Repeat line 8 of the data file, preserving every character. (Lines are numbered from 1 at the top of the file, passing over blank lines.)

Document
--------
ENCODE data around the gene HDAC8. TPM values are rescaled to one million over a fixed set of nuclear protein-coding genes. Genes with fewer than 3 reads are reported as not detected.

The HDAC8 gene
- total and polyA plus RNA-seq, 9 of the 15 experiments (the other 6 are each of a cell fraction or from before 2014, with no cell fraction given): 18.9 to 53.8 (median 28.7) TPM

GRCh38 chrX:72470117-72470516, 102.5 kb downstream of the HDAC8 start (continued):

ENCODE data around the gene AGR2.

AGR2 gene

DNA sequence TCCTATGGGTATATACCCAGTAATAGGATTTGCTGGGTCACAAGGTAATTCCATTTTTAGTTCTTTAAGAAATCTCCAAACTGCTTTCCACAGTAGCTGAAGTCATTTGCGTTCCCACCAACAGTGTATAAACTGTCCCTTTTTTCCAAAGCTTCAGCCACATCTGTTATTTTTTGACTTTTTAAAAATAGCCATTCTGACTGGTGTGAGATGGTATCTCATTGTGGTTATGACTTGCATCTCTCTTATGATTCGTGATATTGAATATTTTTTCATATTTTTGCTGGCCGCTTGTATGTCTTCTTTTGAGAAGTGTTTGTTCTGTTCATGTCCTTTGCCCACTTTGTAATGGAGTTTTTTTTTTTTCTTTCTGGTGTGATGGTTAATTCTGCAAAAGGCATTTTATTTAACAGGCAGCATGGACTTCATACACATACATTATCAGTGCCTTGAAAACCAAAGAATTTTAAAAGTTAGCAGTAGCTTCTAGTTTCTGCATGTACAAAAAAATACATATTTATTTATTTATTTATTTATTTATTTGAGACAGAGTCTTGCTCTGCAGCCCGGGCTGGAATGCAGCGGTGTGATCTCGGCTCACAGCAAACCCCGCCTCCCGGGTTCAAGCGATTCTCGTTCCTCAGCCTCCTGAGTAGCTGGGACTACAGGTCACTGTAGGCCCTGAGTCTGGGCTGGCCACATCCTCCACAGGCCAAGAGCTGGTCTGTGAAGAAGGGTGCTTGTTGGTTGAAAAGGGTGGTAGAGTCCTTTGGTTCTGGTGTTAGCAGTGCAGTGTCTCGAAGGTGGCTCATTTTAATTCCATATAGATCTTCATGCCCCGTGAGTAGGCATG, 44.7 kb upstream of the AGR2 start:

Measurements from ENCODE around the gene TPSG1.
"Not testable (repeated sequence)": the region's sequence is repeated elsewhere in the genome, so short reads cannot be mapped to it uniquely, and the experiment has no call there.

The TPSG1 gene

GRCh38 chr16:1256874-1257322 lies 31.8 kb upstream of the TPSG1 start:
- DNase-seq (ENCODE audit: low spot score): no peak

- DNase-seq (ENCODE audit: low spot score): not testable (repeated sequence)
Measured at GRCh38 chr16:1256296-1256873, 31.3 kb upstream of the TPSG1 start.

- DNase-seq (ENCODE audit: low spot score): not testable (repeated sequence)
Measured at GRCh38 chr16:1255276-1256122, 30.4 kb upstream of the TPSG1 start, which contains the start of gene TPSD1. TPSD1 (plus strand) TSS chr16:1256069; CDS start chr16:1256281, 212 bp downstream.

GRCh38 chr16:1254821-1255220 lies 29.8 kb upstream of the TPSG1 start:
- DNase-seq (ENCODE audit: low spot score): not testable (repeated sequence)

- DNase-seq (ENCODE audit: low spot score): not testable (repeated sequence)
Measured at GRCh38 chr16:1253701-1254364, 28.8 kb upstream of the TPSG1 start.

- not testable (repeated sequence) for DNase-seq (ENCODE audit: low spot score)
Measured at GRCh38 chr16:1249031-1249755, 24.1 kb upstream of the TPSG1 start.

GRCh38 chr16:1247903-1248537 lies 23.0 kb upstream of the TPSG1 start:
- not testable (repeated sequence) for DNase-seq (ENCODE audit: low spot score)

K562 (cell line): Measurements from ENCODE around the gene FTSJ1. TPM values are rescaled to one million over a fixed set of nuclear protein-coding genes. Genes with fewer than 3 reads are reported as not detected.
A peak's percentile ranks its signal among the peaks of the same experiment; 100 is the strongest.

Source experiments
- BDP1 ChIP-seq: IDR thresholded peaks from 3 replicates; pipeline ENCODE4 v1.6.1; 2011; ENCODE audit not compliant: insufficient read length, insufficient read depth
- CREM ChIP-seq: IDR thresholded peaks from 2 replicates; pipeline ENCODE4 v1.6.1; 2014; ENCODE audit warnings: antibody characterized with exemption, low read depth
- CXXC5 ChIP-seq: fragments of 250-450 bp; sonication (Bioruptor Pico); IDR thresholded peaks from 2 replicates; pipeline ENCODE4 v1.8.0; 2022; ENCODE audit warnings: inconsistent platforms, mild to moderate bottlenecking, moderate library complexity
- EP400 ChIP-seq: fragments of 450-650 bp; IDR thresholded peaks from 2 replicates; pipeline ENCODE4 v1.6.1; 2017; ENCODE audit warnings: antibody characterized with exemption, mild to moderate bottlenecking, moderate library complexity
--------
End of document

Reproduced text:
Measurements from ENCODE around the gene TPSG1.